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EDITORIAL: Does American foreign policy have teeth?
Question of the Day
The conflict in Georgia is raising troubling questions about American foreign policy in the region. Following the collapse of the Soviet Union, America championed the transformation of the former nations within the Soviet Empire into independent, democratic republics. President Bush has gone further than any of his predecessors in seeking to overturn the long-held "spheres of influence" that had been established during the Cold War. The Bush administration has supported the integration of Georgia and Ukraine into NATO and has promoted the establishment of a missile defense system in the Czech Republic and Poland. These measures have been rightly championed as a means of establishing a new world order in which the nations that have been historically subjugated by Russia could embark on a path of self-determination and could enter the Western orbit. But are American good intentions enough? Mr. Bush now faces the supreme test of his policy, as Russia throws down the gauntlet.
Russian leaders have repeatedly voiced their opposition to the West's attempt to encroach on their sphere. The Kremlin has worked to undermine NATO expansion - and won a victory during the Bucharest summit in April when both Georgia's and Ukraine's efforts to begin the process of entry into NATO were rejected. Russian ire was fueled in July when the Bush administration signed an agreement with the Czech Republic to implement a missile defense system against rogue states. In retaliation, gas exports to the Czech Republic from Russia declined by 40 percent. Russia warned that this was a "big mistake." Moscow has also long been threatening Ukrainian leaders not to forge closer links to the West. The pro-Western Ukrainian president Victor Yushchenko accused Moscow of attempting to poison him with dioxin while he was in opposition in 2004; he now has a badly disfigured face. Since the early 1990s Russia has worked to undermine the territorial integrity of Georgia by supporting the breakaway provinces of South Ossetia and Abkhazia. By launching the recent military campaign in South Ossetia, Abkhazia and beyond, the Russians are sending their most forceful message to date: This is our backyard; stay out or else.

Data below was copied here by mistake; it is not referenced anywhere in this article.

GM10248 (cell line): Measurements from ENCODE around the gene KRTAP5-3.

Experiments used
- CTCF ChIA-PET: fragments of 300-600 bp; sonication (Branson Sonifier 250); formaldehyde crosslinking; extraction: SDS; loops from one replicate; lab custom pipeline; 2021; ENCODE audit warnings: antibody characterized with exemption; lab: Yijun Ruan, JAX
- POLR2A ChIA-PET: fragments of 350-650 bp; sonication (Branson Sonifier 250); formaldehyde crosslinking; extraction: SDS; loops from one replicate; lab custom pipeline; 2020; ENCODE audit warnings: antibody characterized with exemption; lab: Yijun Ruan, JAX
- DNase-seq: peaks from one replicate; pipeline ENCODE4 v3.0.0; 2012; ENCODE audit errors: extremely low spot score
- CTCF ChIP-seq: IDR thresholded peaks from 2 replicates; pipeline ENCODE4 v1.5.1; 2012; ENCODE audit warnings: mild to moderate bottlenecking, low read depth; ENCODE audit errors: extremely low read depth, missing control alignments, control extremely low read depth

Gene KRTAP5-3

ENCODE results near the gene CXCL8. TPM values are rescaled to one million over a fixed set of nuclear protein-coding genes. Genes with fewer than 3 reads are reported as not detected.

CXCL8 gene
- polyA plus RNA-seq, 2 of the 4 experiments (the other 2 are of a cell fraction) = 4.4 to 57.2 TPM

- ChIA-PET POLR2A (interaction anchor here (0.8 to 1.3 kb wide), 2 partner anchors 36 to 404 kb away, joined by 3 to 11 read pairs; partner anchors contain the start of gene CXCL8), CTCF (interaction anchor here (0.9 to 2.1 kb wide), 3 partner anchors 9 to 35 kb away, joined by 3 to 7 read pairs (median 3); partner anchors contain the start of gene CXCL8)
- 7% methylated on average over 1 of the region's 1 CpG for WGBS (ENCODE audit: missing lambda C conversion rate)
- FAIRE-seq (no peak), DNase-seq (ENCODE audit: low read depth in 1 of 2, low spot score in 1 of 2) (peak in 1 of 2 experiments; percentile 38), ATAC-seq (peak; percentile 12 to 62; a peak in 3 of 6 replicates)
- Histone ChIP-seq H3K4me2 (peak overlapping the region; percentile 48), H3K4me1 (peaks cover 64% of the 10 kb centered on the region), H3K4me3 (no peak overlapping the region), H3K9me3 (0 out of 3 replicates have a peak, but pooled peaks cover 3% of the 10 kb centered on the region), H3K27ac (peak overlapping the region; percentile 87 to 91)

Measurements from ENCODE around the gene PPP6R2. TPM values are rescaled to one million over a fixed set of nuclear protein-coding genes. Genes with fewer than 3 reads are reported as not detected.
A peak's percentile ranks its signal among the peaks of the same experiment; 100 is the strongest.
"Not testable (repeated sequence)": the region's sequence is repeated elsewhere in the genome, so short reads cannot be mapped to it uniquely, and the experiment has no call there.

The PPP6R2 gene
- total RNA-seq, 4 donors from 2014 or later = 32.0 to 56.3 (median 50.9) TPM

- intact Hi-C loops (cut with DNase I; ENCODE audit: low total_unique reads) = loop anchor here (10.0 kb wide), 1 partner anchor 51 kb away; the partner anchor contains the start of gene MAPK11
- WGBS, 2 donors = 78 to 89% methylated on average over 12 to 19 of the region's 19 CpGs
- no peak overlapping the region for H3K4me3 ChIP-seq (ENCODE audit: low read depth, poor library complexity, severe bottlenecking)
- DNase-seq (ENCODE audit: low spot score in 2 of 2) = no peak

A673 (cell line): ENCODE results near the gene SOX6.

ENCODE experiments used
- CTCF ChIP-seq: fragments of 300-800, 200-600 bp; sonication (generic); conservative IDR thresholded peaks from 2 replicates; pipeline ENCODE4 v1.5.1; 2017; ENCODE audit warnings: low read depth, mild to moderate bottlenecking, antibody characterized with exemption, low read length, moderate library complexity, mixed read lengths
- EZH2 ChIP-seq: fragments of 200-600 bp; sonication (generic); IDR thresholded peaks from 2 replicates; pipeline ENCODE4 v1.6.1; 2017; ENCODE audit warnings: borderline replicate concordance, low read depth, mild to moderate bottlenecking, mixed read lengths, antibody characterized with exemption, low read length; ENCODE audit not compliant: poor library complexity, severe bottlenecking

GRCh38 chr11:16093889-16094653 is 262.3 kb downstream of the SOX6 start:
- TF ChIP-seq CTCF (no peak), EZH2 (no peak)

America is thus far proceeding with moral clarity. Mr. Bush has condemned Russian actions in Georgia as "unacceptable" and "brutal." Mr. Bush supports French President Nicolas Sarkozy's mediation efforts. Both Russia and Georgia have accepted a cease-fire and have agreed to return their troops to the pre-conflict boundaries. Yet, in a press conference yesterday afternoon, Secretary of State Condoleezza Rice confirmed that Russia has yet to uphold its end of the agreement and the evidence is "not encouraging." The Bush administration is rejecting Russian calls for regime change in Georgia and is standing by the embattled Georgian President Mikheil Saakashvili. Miss Rice stated that there will be severe international consequences for Russian deeds. She will be traveling to Georgia in a show of solidarity. The United States is insisting that all air, land and sea routes be open to American humanitarian efforts; American air and naval power will be used to this end.
Miss Rice stated that "this is not 1968" when Czechoslovakia was abandoned to the invading Russians and that "things have changed." The U.S. can insist on diplomatic repercussions and can threaten to throw Russia out of the Group of Eight (G8) and other international bodies. Yet, this may not be enough to thwart Russian ambitions. NATO must be bolstered in order to prepare for future military challenges to American and EU policy.
As the world watches who will win the medal contest in the Beijing Olympics, a far more significant showdown between Russia and America is taking place. The fate of Europe hangs in the balance. Resolve and strength by America and its EU allies will remain essential.
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